Thus, while the invention has been described in terms of a single preferred embodiment, those skilled in the art will recognize that the invention can be practiced with modification within the spirit and scope of the appended claims.
1. Field of the Invention
The present invention generally relates to the field of semiconductor wafer testing and, more particularly, to a non-contact method for measuring epitaxial dopant concentration profiles in such wafers.
2. Description of the Prior Art
Currently, Metal Oxide Semiconductor (MOS) Pulsed Capacitance-Voltage (C-V) doping concentration profiles are used to control epitaxial silicon process sectors. The MOS method is described, for example, by E.H. Nicollian and J.R. Brews in MOS Physics and Technology, John Wiley and Sons (1982), at pages 383-406, and provides repeatable, accurate profiles. However, MOS sample preparation is expensive, time consuming and destructive. Labor and equipment is need ed for depositing front-side aluminum dots and back-side blanket aluminum. Several days of turn around time usually result from wafer queuing and processing for the aluminum steps. Also, the destructive nature of the sample preparation forces the undesirable use of expensive monitor wafers which are not completely representative of product wafers.
It is therefore an object of the present invention to provide an improved method for the measurement of epitaxial dopant concentration profiles which eliminates the time delays of the current measuring techniques.
It is another object of the invention to provide a new technique for the measurement of epitaxial dopant concentration in semiconductor wafers which eliminates the uncertainty between monitor and product wafers.
According to the invention, there is provided a procedure for non-destructively measuring epitaxial doping concentration profiles immediately after the standard epitaxial re-oxidation step. The invention requires no sample preparation, but rather uses a new electronic technique that exploits the minority photocarrier barrier from the buried N.sup.- /N+ (N.sup.- epi/N+ subcollector) junction under the epitaxial layer. This facilitates the novel generation of doping profiles from an analysis of light induced collapse of silicon deep depletion as opposed to analyzing the conventional voltage induced extent of silicon deep depletion.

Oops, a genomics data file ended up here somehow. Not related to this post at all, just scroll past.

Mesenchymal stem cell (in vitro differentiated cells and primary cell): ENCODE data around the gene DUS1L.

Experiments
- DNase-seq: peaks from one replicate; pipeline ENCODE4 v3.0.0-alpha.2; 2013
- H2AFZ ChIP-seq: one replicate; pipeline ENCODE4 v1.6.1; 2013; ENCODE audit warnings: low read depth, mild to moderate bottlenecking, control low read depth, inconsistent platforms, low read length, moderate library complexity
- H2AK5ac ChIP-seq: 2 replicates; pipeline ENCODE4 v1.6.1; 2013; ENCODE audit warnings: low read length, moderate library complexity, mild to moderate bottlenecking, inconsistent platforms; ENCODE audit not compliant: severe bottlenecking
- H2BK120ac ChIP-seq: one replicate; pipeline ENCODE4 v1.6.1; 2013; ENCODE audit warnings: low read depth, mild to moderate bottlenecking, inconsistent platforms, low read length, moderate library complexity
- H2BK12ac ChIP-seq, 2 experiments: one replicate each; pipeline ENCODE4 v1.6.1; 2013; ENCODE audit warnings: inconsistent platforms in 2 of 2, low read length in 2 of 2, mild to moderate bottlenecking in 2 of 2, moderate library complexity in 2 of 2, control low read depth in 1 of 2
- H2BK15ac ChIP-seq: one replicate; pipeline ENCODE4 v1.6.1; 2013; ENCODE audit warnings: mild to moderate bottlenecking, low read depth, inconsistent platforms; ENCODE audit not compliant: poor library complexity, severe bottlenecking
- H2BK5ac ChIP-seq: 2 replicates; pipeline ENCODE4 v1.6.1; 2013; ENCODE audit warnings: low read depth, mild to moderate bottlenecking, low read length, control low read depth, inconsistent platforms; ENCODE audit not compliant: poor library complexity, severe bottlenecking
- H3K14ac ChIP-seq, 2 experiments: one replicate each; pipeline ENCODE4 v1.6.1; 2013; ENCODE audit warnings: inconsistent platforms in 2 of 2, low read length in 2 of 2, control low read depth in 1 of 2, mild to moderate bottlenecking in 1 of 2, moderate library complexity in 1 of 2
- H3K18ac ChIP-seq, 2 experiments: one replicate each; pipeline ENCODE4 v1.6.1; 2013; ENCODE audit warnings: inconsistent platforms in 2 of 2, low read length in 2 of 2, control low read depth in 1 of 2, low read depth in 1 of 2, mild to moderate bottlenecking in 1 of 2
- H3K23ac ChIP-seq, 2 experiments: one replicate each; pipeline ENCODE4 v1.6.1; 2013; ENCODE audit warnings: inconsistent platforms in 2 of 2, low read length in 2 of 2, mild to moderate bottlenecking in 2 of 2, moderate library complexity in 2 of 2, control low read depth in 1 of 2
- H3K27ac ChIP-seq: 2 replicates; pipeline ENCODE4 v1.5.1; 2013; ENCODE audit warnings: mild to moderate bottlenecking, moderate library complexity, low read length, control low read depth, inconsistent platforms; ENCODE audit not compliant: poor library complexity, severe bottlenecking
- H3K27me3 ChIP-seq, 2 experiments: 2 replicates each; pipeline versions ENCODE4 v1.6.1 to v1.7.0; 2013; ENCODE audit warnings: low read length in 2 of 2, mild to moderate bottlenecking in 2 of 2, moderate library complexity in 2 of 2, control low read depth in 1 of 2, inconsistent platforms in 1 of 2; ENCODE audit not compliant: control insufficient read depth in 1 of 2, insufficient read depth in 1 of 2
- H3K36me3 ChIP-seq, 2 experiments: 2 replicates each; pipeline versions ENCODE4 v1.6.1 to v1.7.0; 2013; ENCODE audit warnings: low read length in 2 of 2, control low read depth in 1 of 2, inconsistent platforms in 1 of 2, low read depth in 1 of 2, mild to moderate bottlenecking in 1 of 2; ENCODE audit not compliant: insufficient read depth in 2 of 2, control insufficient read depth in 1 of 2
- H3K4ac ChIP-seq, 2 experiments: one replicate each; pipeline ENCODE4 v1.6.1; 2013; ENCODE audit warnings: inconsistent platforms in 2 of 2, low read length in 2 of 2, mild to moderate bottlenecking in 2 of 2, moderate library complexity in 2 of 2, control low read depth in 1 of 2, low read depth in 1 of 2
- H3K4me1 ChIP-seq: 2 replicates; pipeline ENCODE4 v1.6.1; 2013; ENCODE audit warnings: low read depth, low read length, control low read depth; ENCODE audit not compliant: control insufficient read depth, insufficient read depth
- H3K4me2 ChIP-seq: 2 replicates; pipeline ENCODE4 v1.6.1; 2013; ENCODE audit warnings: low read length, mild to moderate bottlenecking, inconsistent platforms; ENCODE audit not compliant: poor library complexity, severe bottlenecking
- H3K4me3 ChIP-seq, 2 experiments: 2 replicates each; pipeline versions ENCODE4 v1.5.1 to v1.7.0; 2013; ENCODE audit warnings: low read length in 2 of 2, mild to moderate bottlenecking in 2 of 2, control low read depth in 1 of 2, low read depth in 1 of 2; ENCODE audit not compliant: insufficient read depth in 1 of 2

This invention is a major advance over the contactless means of measuring average epitaxial doping concentration, as opposed to an actual doping profile, as described in U.S. Pat. No. 4,812,756 to Curtis et al. In that patent, sequential corona discharges are used to establish a P-N junction in a semiconductor substrate. Corona discharge is again used to deepen the depletion region under the junction, and the surface potential is measured The surface potential and corona discharge are used to obtain an average dopant concentration of the depletion region. This invention uses the same hardware to obtain a more precise dopant concentration profile.
More particularly, in the present invention, a temporary corona oxide semiconductor (COS) P-N junction is formed in the surface of the semiconductor wafer using corona discharge, as in the prior Curtis et al. technique. Then, the area of the junction is measured. This is a new step allowing for the later calculation of the profile. Next, the depletion region is deepened, again by corona discharge as in the prior Curtis et al. technique. The depletion region is then collapsed using light. This also is a new step which, again, is important for the later calculation of the profile. As the depletion region collapses, the surface potential is measured as a function of time. The charge which drains as the depletion layer collapses is directly proportional to the change in time.
Since the total deep depletion charge is known from the original corona discharge used to establish the deep depletion layer, as are the unit area and the surface voltage, the dopant profile is directly calculatable as a function of the time varying surface voltage and the charge per unit area.